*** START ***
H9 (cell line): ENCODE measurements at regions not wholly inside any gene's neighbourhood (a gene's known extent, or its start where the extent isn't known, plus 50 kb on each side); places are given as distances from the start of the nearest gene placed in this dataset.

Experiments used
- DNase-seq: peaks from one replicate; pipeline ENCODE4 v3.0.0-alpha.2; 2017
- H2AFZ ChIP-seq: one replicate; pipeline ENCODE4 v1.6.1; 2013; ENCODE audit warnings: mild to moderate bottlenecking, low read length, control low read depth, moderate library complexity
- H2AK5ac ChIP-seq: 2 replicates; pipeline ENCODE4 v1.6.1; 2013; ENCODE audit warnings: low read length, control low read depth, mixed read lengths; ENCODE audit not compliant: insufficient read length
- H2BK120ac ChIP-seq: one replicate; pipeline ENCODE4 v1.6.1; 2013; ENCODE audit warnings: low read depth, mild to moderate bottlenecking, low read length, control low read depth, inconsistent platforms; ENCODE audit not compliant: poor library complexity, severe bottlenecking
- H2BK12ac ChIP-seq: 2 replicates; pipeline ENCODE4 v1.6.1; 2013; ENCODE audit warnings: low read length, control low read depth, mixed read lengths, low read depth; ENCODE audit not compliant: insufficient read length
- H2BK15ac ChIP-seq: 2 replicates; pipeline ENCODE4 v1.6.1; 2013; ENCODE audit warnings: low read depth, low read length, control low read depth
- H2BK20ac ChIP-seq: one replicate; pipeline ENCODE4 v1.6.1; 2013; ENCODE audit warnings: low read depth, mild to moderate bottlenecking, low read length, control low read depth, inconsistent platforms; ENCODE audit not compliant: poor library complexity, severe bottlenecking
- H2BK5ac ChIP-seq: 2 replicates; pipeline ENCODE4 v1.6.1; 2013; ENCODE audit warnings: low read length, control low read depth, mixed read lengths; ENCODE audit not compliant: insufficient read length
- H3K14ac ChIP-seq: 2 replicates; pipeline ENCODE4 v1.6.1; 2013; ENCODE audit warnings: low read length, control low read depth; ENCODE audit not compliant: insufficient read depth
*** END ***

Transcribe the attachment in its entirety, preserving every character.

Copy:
H9 (cell line): ENCODE measurements at regions not wholly inside any gene's neighbourhood (a gene's known extent, or its start where the extent isn't known, plus 50 kb on each side); places are given as distances from the start of the nearest gene placed in this dataset.

Experiments used
- DNase-seq: peaks from one replicate; pipeline ENCODE4 v3.0.0-alpha.2; 2017
- H2AFZ ChIP-seq: one replicate; pipeline ENCODE4 v1.6.1; 2013; ENCODE audit warnings: mild to moderate bottlenecking, low read length, control low read depth, moderate library complexity
- H2AK5ac ChIP-seq: 2 replicates; pipeline ENCODE4 v1.6.1; 2013; ENCODE audit warnings: low read length, control low read depth, mixed read lengths; ENCODE audit not compliant: insufficient read length
- H2BK120ac ChIP-seq: one replicate; pipeline ENCODE4 v1.6.1; 2013; ENCODE audit warnings: low read depth, mild to moderate bottlenecking, low read length, control low read depth, inconsistent platforms; ENCODE audit not compliant: poor library complexity, severe bottlenecking
- H2BK12ac ChIP-seq: 2 replicates; pipeline ENCODE4 v1.6.1; 2013; ENCODE audit warnings: low read length, control low read depth, mixed read lengths, low read depth; ENCODE audit not compliant: insufficient read length
- H2BK15ac ChIP-seq: 2 replicates; pipeline ENCODE4 v1.6.1; 2013; ENCODE audit warnings: low read depth, low read length, control low read depth
- H2BK20ac ChIP-seq: one replicate; pipeline ENCODE4 v1.6.1; 2013; ENCODE audit warnings: low read depth, mild to moderate bottlenecking, low read length, control low read depth, inconsistent platforms; ENCODE audit not compliant: poor library complexity, severe bottlenecking
- H2BK5ac ChIP-seq: 2 replicates; pipeline ENCODE4 v1.6.1; 2013; ENCODE audit warnings: low read length, control low read depth, mixed read lengths; ENCODE audit not compliant: insufficient read length
- H3K14ac ChIP-seq: 2 replicates; pipeline ENCODE4 v1.6.1; 2013; ENCODE audit warnings: low read length, control low read depth; ENCODE audit not compliant: insufficient read depth